Mamata magic on the wane

?You just cannot defeat the CPI(M) sitting in the PCC office. We need to go to the villages and stand by the party workers tormented by the Left,? was what Mamata Banerjee said while forming the Trinamool Congress.
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Published on May 08, 2004 03:05 AM IST
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PTI | ByAnirban Chowdhury and O.P. Rana, Kolkata

“You just cannot defeat the CPI(M) sitting in the PCC office. We need to go to the villages and stand by the party workers tormented by the Left,” was what Mamata Banerjee said while forming the Trinamool Congress.

And she did what she said. She was like a tornado unleashed on rural Bengal, bringing new hope. The people of Bengal showered their blessings on her. Within months of the Trinamool's formal launch in January 1998, they gifted her seven MPs. In the next general elections a year later, she added another seat to her tally.

It's poll time again, but the Trinamool has lost much of its shine as the only credible voice of the Opposition. With the Congress recovering with the help of its allies, Mamata is struggling to find her feet.

Kolkata city and its adjoining areas, about 150 sq km to be precise, have always voted against the Left. Most of rural Bengal has been with the Left for the past three decades, where neither the Trinamool nor the Congress have managed to make much inroad.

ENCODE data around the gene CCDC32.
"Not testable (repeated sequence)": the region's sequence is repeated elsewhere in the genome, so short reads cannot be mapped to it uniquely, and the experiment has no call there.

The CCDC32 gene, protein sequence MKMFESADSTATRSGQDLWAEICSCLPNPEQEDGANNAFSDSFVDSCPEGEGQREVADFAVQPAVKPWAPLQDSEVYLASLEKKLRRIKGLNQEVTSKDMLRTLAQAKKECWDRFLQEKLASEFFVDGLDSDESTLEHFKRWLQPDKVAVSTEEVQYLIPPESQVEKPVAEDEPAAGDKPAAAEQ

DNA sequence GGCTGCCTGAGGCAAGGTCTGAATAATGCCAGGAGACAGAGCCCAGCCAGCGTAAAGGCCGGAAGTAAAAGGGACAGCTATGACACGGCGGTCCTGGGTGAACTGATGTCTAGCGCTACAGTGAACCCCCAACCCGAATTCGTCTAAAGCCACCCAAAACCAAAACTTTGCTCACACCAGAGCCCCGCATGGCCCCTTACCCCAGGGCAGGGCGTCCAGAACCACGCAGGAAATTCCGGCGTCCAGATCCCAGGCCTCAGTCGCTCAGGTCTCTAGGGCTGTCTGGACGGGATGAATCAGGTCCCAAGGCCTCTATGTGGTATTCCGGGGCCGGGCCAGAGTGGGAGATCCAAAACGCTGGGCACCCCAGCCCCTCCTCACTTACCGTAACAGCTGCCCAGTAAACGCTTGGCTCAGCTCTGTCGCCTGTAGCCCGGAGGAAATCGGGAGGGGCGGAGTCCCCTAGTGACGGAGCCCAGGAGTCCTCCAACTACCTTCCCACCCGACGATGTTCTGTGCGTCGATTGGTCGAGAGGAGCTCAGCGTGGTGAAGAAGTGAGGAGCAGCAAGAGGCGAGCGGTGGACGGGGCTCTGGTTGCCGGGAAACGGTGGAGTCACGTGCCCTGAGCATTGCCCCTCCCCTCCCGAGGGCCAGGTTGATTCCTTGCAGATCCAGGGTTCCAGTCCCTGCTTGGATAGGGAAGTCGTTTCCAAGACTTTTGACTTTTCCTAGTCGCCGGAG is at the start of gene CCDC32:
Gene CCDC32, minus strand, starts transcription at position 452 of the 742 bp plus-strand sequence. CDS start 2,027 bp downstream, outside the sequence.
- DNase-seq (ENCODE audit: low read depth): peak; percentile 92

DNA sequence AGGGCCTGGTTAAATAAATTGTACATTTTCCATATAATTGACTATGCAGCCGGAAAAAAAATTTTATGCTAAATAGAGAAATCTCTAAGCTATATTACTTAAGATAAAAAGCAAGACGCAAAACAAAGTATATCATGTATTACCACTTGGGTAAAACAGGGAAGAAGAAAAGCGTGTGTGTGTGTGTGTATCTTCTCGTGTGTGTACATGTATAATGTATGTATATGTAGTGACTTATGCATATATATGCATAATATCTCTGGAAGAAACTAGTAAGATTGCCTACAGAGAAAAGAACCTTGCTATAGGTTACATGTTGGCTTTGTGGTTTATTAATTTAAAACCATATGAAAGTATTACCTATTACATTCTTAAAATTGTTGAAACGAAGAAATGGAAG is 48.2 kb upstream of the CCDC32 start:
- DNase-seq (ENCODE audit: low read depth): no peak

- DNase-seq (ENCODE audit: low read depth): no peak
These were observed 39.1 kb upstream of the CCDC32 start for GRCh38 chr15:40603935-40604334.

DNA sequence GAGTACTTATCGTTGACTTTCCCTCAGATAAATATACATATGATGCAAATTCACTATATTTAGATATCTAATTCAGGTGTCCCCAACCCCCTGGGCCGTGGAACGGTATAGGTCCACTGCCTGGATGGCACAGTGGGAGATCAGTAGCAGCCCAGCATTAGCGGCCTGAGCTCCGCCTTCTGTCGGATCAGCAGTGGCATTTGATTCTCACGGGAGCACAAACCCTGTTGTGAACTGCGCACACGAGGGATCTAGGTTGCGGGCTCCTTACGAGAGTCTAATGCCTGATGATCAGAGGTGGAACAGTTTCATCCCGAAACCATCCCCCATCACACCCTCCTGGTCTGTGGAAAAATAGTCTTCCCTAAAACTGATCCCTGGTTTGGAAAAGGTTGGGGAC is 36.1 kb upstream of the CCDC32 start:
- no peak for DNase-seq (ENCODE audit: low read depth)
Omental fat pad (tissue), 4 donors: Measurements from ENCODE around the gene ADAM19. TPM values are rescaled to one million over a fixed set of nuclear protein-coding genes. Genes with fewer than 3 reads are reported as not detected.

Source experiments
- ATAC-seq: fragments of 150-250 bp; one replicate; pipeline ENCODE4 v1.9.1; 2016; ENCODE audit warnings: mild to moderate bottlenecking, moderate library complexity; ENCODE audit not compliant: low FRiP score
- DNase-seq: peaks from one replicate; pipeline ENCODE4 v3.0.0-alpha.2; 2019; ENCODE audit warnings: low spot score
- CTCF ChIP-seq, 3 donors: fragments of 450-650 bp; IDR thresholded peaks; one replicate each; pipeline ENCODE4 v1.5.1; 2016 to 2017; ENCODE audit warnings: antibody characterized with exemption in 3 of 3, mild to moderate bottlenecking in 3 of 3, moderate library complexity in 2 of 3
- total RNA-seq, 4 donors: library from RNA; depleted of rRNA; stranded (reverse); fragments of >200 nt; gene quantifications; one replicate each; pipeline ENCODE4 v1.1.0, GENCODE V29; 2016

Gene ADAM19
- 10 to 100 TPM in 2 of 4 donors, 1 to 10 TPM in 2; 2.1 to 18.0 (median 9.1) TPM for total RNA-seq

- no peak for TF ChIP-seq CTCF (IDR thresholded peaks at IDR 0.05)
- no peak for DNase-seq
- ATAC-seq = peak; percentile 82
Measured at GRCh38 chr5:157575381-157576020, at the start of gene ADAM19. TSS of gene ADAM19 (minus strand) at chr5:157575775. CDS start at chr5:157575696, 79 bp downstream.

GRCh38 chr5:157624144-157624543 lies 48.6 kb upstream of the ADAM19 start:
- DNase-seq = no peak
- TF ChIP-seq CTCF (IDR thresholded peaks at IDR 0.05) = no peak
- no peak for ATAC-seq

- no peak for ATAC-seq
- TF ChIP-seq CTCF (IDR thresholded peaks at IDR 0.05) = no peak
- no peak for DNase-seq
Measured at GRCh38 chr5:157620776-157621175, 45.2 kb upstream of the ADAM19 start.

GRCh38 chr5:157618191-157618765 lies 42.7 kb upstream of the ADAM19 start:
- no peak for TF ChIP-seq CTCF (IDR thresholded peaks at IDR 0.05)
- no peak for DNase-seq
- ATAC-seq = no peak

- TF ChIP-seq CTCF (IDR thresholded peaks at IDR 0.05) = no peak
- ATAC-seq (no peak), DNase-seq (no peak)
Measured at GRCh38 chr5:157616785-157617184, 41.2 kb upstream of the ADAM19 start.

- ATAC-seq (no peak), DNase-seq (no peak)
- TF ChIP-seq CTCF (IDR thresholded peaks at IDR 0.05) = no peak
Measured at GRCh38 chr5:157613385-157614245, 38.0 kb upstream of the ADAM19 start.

The south Bengal districts of Bankura, Purulia, Birbhum, Howrah, Hooghly, Burdwan and parts of East and West Midnapore still vote Left, mainly for the CPI(M) with many of its candidates winning by over one lakh votes.

The scene changes as one travels north and approaches the Farakka Barrage and is hit by fluttering Congress flags. Both sides of the barrage — Malda and Murshidabad districts — are the party's traditional strongholds.

Mamata's advent in Bengal politics had, to a great extent, marginalised most of the Pradesh Congress leaders but not Malda's A.B.A. Ghani Khan Chowdhury. Ghani Khan's personal charisma has kept the Congress vote bank intact in this region.

The new entrant among the more effective Congress leaders, Adhir Chowdhury, MP from Berhampore, too has changed the insipid face of the party. Branded a "criminal" by the CPI(M), Adhir nevertheless is a "Robin Hood" in the eyes of the people.

These two along with Pranab Mukherjee from Jangipur in Murshidabad and Priya Ranjan Das Munshi in Raigunj make a formidable Congress team spread over three districts. They are likely to take the party's tally from three to four.

Except for these three districts and the city of Kolkata, the rest of Bengal remains in the tight grip of the Left Front. The CPI(M) bagged 21 seats (other front partners won eight seats) out of the total 42 last time. In this election, CPI(M) is confident of wresting at least four seats from the Trinamool.

But the Left must deal with the spectre of the People's War (PW) in Purulia, Bankura and Midnapore. What must be troubling the CPI(M) even more is the public support the PW has gained, thanks to the Bengal government’s failure on the development front.

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Wednesday, January 26, 2022